We have the demand for local content, why not upload it?
This is an article on the rise of (digital) local content in East Africa that I wrote and was published in this week’s edition of the East African Newspaper. You can read it here>. Below is the full unedited version:
It seems that lately everyone has been talking about digital â€œlocal contentâ€ and the massive opportunity it represents. It seems only logical that this should be the case as the convergence of increasingly ubiquitous broadband internet, digital television and mobile telephony in East Africa all create the right factors for local content to thrive. But what exactly is local content and where does it come from? I tend to think that local content is all around us. In fact, it already exists hitherto in many analogue formats such as books and video tapes. But local content is so much more than mediaÂ â€“ its also our cultures, software, government services and educational materials. In a nutshell, its everywhere, but largely either not (yet) in a digital formats that are universally accessible to all, or has yet to be developed from scratch.
East Africa is at the very cusp of a local content gold rush which has all the underpinnings of the much hyped â€œdotcomâ€ boom of the 1990s. At the time, anyone with even a smattering of an internet idea could be rewarded with millions of dollars in venture funding without so much as a viable business plan â€“ all that mattered was the â€œbig ideaâ€ and flipping the business for a tidy profit during an Initial Public Offering (IPO). True to form, many ofÂ these dotcom businesses did eventually crash, even as their founders naively shouted at the top of their lungs that the â€œnew economyâ€ had arrived and this had changed business rules forever. â€œBricks and mortarâ€ was the term used to refer to â€œold economyâ€ businesses that didn’t â€œget itâ€ and we’re doomed to failure. Therefore, could it be that we are about to see an East African dotcom boom driven by local content? I certainly think so.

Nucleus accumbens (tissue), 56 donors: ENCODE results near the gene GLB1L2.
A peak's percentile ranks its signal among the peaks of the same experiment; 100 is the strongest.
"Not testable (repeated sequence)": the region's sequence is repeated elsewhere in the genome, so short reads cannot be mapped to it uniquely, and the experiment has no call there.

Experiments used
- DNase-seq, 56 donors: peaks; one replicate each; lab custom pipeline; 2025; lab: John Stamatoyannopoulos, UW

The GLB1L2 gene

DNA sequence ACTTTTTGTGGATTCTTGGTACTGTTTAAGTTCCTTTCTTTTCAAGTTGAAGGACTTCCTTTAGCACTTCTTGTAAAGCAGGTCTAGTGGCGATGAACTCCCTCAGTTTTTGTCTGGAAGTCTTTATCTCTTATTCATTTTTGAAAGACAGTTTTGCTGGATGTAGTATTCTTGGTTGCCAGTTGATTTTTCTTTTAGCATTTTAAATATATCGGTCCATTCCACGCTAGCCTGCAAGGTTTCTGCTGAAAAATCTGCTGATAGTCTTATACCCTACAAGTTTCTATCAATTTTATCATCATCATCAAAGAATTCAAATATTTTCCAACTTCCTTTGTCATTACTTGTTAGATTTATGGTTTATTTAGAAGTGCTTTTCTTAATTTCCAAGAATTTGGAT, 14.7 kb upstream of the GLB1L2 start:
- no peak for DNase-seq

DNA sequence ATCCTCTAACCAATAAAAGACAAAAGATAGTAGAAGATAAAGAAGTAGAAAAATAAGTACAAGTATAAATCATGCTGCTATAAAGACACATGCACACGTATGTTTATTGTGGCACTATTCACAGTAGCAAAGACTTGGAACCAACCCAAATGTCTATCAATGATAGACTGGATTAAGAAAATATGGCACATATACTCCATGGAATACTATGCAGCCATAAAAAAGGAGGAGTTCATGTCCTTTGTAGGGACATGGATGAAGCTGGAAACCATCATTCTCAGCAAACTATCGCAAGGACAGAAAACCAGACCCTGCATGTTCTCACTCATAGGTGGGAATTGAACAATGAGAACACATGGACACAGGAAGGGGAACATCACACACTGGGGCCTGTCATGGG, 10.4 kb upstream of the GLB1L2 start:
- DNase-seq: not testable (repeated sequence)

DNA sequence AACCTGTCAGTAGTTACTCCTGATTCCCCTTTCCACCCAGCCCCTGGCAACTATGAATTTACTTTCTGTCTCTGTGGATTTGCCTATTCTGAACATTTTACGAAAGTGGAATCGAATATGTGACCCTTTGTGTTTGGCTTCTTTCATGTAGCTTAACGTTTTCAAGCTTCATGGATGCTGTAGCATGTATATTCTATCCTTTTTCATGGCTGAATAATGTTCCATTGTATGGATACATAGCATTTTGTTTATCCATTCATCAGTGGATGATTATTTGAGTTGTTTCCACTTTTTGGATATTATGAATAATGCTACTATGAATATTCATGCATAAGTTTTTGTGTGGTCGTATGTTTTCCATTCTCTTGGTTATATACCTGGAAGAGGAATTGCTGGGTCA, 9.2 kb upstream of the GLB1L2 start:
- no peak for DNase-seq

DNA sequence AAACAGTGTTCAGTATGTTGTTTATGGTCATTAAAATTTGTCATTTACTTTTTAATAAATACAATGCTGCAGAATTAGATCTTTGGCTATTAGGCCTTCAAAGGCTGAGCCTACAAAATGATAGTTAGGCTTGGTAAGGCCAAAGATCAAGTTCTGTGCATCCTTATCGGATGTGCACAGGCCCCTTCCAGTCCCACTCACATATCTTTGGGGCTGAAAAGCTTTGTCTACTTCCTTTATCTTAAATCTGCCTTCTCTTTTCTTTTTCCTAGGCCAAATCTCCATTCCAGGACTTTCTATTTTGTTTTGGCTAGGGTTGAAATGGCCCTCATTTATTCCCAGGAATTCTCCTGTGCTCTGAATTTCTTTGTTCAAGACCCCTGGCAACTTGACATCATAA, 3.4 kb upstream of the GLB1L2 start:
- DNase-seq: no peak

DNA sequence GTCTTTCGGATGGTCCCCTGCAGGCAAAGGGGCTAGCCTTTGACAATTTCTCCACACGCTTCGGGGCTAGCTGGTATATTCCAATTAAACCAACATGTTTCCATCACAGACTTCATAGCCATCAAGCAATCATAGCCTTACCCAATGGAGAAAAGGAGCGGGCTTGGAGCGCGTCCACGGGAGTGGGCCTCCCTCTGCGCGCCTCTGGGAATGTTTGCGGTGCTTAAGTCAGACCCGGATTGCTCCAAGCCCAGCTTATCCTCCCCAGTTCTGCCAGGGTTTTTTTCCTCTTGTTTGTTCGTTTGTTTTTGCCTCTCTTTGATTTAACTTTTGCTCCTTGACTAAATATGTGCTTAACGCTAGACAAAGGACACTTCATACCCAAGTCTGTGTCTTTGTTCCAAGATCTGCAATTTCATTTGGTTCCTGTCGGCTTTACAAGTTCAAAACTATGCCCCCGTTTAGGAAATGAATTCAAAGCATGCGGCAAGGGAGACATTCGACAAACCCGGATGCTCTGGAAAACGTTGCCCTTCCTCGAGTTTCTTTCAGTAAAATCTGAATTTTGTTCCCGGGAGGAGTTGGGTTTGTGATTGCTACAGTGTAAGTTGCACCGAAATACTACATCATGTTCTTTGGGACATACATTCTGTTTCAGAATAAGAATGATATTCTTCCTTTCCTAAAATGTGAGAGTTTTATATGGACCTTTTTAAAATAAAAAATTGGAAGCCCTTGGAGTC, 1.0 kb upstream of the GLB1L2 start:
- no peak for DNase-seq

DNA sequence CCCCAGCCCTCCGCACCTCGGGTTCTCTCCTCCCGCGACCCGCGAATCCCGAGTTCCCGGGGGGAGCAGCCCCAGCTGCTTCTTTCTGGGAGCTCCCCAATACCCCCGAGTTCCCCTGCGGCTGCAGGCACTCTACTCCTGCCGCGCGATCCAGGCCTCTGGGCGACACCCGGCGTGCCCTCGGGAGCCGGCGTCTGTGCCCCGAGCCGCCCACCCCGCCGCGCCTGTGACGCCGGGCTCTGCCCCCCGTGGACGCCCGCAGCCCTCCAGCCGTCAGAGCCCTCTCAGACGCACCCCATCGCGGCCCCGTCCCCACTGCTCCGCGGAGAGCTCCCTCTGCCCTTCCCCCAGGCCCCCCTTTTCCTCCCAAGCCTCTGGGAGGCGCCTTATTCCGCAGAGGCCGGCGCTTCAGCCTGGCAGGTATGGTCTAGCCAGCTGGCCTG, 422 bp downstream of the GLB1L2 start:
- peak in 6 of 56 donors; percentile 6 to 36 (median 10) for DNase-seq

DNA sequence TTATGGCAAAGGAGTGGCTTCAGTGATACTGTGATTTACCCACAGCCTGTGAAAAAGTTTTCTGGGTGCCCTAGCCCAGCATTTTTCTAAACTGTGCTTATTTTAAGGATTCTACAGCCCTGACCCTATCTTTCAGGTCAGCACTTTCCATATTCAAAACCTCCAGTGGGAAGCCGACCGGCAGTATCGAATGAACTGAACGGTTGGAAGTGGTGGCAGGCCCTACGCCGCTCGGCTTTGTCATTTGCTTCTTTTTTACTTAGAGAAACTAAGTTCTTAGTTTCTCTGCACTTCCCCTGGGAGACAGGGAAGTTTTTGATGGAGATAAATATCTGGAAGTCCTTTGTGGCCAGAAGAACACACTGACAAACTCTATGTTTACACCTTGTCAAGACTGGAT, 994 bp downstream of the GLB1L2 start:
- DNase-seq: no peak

One of the great things today unlike the original dotcom boom is that we have lots of content platforms through which local content can be published for free, or nearly free. This is especially ideal considering the large amounts of investment that are normally required to build a content platform, instead of simply utilizing one. Consider the investment it would take to build a Facebook or YouTube where millions of users can upload video and audio content for free? Its staggering! Facebook is currently the content platform of choice for over 400 million users and counting – its no longer a fad, its clearly a defining moment in Internet history. Recent statistics also confirm that Facebook is one of the most popular web sites in many parts of Africa. The East African blogosphere has hundreds if not thousands of active bloggers who cover almost every conceivable topic within a local content context. To cap it off, East Africa has over 30 million mobile subscribers and each of their mobile phones is potentially a platform for the distribution of a myriad of local content.
Going forward, the big issue for local content is not how or where it will be published but rather if market appetite can be adequately met. Content has to be of high quality, context and relevance if it is to succeed, let alone it being local. If these three factors work then there will be an almost insatiable appetite for local content, in all its forms. We have already seen how local content onÂ East African television already has a massive following across our collective borders. On mobile content, ringtones of the local variety already outpace international ones in total downloads â€“ the truth is we do love our local stuff! These emerging trends go to show that the more local content is re-purposed or generated, the more the demand will be. The local content gold rush is only just getting started.